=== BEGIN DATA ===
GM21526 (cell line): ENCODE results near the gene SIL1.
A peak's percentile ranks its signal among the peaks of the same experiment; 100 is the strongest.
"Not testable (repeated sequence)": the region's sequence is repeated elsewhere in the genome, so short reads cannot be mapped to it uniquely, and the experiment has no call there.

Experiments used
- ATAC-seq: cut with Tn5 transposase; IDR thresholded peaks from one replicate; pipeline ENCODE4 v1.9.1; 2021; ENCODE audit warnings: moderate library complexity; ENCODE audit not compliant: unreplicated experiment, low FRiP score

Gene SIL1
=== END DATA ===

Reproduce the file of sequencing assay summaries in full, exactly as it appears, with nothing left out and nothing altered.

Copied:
GM21526 (cell line): ENCODE results near the gene SIL1.
A peak's percentile ranks its signal among the peaks of the same experiment; 100 is the strongest.
"Not testable (repeated sequence)": the region's sequence is repeated elsewhere in the genome, so short reads cannot be mapped to it uniquely, and the experiment has no call there.

Experiments used
- ATAC-seq: cut with Tn5 transposase; IDR thresholded peaks from one replicate; pipeline ENCODE4 v1.9.1; 2021; ENCODE audit warnings: moderate library complexity; ENCODE audit not compliant: unreplicated experiment, low FRiP score

Gene SIL1